Pro wrestling is known for stingy compensation for all but it’s top-earning performers, even in legacy media. In the territory days whole promotions’ histories were wiped out from month to month as promoters taped over earlier broadcasts as a money-saving measure. At the time, TV shows were basically commercials for live events running across the territory’s circuit. But the COVID-19 pandemic showed that big-business wrestling can survive if not thrive without that live component. Wyatt himself showed that freed from the limitations of live theatre, “pro wrestling” can be radically expanded and people will pay to see it.

I would hate for a successful Wyatt experiment to pave the way for entirely computer-animated angles or matches. Going back to the dino-fights in Jurassic Park, the battle scenes in Zack Snyder’s 300 or the Wachowskis’ innovative mix of practical and special effects in the Matrix movies, the standard for action has shifted dramatically. WWE has invested heavily in motion-capture to make moves look more real in its video game properties. Character realism took a leap forward in the early 1990s with the Mortal Kombat series of games and hasn’t looked back. I’m not much of a gamer but I can be drawn in to play (or watch, as video gaming has become a spectator sport in its own right) where the fighters look ‘real’ and the action truly defies the laws of physics. The New Day’s Xavier Woods has established his own brand as an avid gamer with his UpUpDownDown podcast.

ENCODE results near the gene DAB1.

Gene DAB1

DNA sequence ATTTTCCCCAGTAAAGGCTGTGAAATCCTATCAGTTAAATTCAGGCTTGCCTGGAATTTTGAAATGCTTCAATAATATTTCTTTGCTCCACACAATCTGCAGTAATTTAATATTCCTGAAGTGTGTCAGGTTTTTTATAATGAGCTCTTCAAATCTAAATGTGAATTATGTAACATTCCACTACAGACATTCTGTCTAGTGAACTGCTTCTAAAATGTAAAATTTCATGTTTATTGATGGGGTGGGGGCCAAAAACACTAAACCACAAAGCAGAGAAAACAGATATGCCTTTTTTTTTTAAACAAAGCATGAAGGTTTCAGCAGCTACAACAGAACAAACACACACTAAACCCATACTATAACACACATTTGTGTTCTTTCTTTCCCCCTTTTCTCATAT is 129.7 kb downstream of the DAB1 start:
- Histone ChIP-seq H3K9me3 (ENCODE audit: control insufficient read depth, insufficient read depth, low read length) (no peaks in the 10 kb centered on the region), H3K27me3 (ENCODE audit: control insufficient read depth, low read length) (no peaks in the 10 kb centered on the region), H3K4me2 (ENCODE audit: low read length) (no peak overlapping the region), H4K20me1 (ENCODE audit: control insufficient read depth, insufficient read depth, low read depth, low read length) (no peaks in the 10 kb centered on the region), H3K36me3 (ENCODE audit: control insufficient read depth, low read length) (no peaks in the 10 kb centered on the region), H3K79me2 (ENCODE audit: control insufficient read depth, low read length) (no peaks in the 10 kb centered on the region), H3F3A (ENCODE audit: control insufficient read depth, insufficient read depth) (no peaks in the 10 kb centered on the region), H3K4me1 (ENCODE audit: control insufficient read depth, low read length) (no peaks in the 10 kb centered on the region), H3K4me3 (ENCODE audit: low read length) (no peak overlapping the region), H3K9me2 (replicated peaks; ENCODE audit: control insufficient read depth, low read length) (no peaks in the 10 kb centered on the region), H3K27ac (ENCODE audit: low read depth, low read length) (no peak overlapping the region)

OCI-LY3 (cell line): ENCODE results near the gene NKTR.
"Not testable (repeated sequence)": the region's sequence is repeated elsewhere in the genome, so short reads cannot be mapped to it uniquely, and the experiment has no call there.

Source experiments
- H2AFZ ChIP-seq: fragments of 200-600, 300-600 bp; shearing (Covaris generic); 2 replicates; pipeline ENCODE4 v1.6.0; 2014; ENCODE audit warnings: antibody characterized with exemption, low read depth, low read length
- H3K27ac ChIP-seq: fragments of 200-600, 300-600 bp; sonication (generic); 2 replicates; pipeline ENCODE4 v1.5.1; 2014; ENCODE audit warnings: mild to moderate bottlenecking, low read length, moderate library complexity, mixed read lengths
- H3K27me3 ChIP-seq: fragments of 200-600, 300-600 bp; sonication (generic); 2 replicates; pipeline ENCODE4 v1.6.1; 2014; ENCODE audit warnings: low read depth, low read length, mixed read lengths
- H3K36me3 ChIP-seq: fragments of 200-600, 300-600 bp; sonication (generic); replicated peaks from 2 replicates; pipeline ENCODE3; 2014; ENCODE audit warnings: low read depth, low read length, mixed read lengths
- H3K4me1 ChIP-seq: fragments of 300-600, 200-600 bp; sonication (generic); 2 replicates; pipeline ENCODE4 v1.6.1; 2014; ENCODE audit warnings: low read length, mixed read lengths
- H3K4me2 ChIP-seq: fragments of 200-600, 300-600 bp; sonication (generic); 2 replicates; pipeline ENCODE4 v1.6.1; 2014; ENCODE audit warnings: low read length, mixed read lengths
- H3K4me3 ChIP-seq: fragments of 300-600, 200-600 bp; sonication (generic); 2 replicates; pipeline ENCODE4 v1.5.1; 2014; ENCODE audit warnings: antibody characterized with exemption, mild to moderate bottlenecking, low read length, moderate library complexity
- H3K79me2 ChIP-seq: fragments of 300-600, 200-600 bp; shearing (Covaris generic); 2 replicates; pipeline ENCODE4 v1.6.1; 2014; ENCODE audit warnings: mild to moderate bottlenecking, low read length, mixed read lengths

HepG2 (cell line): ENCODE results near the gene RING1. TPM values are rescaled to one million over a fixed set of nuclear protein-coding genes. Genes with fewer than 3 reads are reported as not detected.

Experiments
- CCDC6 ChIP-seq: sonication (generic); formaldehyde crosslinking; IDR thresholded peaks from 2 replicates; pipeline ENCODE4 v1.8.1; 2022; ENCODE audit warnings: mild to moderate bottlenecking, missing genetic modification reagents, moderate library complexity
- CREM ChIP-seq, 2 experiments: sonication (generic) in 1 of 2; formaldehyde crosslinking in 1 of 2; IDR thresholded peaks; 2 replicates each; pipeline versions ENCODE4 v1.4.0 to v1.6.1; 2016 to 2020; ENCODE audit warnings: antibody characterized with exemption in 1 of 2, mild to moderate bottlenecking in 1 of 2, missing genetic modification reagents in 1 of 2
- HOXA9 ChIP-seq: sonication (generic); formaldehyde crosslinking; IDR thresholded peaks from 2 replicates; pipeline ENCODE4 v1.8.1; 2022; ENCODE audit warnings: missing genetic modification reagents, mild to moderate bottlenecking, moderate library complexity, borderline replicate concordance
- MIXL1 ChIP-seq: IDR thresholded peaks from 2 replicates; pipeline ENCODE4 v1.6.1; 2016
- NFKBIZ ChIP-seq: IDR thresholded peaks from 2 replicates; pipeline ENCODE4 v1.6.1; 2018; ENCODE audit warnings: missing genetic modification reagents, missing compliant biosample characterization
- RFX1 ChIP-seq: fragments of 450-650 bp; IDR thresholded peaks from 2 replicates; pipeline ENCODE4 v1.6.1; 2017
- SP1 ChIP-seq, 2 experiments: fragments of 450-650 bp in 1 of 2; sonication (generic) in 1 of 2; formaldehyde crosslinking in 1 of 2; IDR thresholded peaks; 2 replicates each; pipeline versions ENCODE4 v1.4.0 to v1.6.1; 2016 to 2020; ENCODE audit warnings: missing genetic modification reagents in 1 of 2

Number One Contender Match for WWE World Heavyweight Championship Title: Jey Uso vs. Ricochet vs. Bronson Reed vs. Drew McIntyre at WWE Monday Night Raw at the Wells Fargo Center in Philadelphia, PA, on April 8, 2024. Photo by George Tahinos, georgetahinos.smugmug.com

Number One Contender Match for WWE World Heavyweight Championship Title: Jey Uso vs. Ricochet vs. Bronson Reed vs. Drew McIntyre at WWE Monday Night Raw at the Wells Fargo Center in Philadelphia, PA, on April 8, 2024. Photo by George Tahinos, georgetahinos.smugmug.com

Today, when we talk about next-level professional wrestlers we mean people like Ricochet or Swerve Strickland or Will Ospreay (heck, even Logan Paul) whose offence owes more to video games than rest holds. As great as modern wrestlers are, it would be hard to compete with a more interactive, high-resolution, all-action battle between pixelated pro wrestlers. Even better, an avatar-based approach to wrestling would mean nobody really gets hurt. Travel would be minimized and costs to produce events would plummet since there’s no actual circus to move from town to town. It would be an entirely different business model at the highest echelon of the sport.

As a strong believer in the value of a live connection between performer and audience, this idea is a horror. Much as I would have loved to see Bret Hart fight Kurt Angle or Sting face The Undertaker, I would rather acknowledge those missed opportunities than see them as computerized simulations before a passive audience.

I believe it is possible to pull some kind of electronic resurrection off, but I am mindful of Chaos Theorist Dr. Ian Malcolm’s words in the book (and film) Jurassic Park: “Your scientists were so preoccupied with whether or not they could, they didn’t stop to think if they should.”

TOP PHOTO: The weird symbol that appeared on WWE.com on June 3, 2024.